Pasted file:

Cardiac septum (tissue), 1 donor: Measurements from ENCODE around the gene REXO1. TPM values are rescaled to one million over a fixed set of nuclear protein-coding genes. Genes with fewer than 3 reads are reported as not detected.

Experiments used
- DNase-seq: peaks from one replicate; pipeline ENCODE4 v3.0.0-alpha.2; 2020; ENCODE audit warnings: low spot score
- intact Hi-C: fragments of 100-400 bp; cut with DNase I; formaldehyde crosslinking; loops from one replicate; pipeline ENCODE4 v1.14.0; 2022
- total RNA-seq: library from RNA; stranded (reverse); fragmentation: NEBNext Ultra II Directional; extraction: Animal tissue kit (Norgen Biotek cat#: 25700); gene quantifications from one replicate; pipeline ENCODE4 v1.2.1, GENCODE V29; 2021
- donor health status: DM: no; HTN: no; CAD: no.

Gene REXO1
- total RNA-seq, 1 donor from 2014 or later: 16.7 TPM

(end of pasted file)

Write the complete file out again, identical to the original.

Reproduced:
Cardiac septum (tissue), 1 donor: Measurements from ENCODE around the gene REXO1. TPM values are rescaled to one million over a fixed set of nuclear protein-coding genes. Genes with fewer than 3 reads are reported as not detected.

Experiments used
- DNase-seq: peaks from one replicate; pipeline ENCODE4 v3.0.0-alpha.2; 2020; ENCODE audit warnings: low spot score
- intact Hi-C: fragments of 100-400 bp; cut with DNase I; formaldehyde crosslinking; loops from one replicate; pipeline ENCODE4 v1.14.0; 2022
- total RNA-seq: library from RNA; stranded (reverse); fragmentation: NEBNext Ultra II Directional; extraction: Animal tissue kit (Norgen Biotek cat#: 25700); gene quantifications from one replicate; pipeline ENCODE4 v1.2.1, GENCODE V29; 2021
- donor health status: DM: no; HTN: no; CAD: no.

Gene REXO1
- total RNA-seq, 1 donor from 2014 or later: 16.7 TPM